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National Clearinghouse on Homeless Youth and Families

Youth Speak Out: Making Youth Health 'A Personal Thing'

Two team members from Jacksonville’s Project S.O.S. program describe how their original play, "Live Like it Counts," has helped convey the benefits of healthy youth lifestyles and sexual abstinence to a larger audience.

Time: 8:21 | Size: 7.6 MB


KEY: FS - Female Speaker; MS - Male Speaker


John Lingan: [music] Welcome to the Positive Youth Development Podcast Series from the Family and Youth Services Bureau within the U.S. Department of Health and Human Services. The series is produced by the National Clearinghouse on Families and Youth. In this episode, we take a look at one nonprofit group that uses creativity to advocate for youth abstinence from sex, drugs and alcohol. [music]


FS: I just don't think this is something I want to do right now.


MS: Why not? We love each other, right? I mean, I love you at least. And I'm pretty sure you love me.


FS: I think I do too.


MS: So?


FS: So ... I have a feeling that after we do this, things are going to be different.


John Lingan: It's the number one challenge for all youth health advocates nowadays. How to get their message across to an audience who is bombarded with media throughout the day. So a number of organizations employ creative means like plays and skits to deliver their message. Project SOS in Jacksonville, Florida has had great recent success with their one act play "Live Like It Counts" which dramatizes nearly a half dozen pressing teen issues and shows how abstinence can help youth confront these problems.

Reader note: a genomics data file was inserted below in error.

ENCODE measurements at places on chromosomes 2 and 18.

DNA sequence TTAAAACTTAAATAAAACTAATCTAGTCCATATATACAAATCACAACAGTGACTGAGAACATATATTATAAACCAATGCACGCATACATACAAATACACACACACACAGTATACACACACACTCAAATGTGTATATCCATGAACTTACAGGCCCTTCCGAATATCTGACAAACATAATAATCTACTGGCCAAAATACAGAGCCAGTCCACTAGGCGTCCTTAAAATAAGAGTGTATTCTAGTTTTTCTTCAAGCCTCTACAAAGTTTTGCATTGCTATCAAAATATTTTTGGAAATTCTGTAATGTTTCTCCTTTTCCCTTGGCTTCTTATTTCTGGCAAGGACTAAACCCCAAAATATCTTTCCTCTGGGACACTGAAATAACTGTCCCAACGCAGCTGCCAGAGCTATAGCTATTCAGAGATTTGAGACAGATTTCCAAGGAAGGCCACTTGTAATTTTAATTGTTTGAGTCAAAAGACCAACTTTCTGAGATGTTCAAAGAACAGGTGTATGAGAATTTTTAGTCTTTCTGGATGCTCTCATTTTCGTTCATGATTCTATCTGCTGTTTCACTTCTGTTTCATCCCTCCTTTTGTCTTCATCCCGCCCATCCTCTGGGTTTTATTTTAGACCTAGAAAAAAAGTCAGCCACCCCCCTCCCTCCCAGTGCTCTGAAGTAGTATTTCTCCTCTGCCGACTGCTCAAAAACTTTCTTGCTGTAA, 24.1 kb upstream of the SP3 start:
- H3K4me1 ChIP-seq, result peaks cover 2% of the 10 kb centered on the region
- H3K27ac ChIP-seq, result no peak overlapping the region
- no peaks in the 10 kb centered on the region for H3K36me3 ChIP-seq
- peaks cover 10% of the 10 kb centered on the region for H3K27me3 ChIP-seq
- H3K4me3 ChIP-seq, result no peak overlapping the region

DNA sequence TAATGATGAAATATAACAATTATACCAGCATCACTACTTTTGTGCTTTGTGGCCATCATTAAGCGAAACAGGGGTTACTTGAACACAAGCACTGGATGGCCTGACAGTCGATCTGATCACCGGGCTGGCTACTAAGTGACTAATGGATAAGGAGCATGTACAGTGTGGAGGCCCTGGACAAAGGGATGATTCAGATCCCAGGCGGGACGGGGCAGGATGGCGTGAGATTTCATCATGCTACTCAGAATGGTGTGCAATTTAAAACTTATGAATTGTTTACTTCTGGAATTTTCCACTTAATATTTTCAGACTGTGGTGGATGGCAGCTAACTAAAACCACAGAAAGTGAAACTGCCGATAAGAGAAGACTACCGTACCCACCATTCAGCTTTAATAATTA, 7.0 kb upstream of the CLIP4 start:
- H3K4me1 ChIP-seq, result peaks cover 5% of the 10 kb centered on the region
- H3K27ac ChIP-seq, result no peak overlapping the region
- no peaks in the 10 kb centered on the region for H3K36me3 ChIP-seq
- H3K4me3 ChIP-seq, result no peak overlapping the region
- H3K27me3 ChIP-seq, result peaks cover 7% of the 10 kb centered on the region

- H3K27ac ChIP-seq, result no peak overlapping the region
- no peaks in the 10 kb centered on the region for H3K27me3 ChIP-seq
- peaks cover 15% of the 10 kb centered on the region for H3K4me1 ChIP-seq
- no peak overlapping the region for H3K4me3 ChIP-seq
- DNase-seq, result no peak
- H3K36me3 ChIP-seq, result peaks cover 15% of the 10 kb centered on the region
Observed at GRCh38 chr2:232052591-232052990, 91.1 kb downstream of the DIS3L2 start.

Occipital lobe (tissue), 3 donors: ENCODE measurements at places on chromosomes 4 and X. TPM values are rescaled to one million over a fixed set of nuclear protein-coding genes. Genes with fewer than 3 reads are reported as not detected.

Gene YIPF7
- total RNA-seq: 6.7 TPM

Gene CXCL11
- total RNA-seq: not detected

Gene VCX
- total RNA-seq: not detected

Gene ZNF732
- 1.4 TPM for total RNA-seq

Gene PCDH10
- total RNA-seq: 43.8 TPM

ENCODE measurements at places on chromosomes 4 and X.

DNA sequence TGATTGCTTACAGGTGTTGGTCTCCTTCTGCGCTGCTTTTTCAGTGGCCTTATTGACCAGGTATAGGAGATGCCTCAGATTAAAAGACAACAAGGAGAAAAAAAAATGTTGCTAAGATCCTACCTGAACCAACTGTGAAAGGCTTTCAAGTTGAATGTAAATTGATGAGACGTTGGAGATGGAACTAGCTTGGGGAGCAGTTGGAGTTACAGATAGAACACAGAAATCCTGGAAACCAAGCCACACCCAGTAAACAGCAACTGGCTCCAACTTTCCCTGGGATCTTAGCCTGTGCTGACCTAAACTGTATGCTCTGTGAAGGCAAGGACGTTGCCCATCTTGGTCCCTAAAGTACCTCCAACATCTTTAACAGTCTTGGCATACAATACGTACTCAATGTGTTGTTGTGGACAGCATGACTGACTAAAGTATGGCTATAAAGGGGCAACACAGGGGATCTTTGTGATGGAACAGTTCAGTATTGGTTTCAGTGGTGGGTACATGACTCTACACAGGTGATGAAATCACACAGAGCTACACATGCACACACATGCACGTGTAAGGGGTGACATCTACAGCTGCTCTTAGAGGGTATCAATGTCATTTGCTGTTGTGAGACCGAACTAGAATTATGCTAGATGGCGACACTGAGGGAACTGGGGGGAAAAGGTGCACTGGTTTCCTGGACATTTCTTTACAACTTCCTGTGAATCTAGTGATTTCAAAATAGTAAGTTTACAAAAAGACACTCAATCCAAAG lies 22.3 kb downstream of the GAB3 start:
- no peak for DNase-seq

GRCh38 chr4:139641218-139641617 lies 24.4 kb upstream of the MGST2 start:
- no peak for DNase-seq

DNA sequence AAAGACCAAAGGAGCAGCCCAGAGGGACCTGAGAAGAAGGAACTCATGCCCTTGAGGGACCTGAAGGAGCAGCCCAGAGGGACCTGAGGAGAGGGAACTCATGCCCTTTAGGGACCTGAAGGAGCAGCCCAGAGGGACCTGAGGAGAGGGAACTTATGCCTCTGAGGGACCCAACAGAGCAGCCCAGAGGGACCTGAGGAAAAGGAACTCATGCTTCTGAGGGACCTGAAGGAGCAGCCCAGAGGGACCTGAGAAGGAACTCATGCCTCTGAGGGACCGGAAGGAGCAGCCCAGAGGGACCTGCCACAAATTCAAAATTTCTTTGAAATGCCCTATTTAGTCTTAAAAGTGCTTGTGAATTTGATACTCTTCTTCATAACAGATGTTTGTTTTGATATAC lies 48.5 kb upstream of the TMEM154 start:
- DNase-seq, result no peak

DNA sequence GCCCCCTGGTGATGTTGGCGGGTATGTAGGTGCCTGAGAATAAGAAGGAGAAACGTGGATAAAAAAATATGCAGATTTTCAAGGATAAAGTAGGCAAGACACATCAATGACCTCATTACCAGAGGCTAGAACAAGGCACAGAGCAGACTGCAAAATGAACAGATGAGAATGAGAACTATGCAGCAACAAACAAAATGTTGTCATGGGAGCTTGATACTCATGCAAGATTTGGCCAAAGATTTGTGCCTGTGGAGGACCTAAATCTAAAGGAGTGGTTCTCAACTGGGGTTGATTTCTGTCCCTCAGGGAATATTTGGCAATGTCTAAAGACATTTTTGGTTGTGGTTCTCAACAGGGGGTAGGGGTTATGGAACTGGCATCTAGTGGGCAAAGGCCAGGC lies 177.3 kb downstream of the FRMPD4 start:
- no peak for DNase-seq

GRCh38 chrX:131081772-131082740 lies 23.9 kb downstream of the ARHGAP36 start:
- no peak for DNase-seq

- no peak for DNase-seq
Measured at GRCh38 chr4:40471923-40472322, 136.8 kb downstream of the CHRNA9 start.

FS: What if you don't call me? Or what if you're disappointed? Or what if you meet another girl at college?


MS: Heather, you couldn’t possibly disappoint me. What are you really worried about? Me meeting other girls?


FS: Yes. Um, no. Maybe. I don't know. I know you well, but ...


MS: But what?


FS: I just don't want to have sex.


John Lingan: Andrew Cardy is Project SOS's Youth Development Coach and the author of "Live Like It Counts."


Andrew Cardy: We average around 20,000 students a year with a number of different programs that we do. But one of the things that we've done ever since they started was the stage assemblies. Up until this last year, most of that was short skits that we would use. We'd do some demonstrations that would get students from the audience up on stage with us. What we want to do is we wanted to make as close to the short skits that led to teaching moments, we wanted the drama. We wanted the skits to actually be the teaching. Most of the way that students these days are getting information is through the media, you know, through television and through these different ways. They're not really sitting and listening to lectures and reading so much. We wanted to take on the challenge of presenting all of the information that we have in a real way with real characters that they could relate to. But in an entertaining way. So that it'd be a full length play.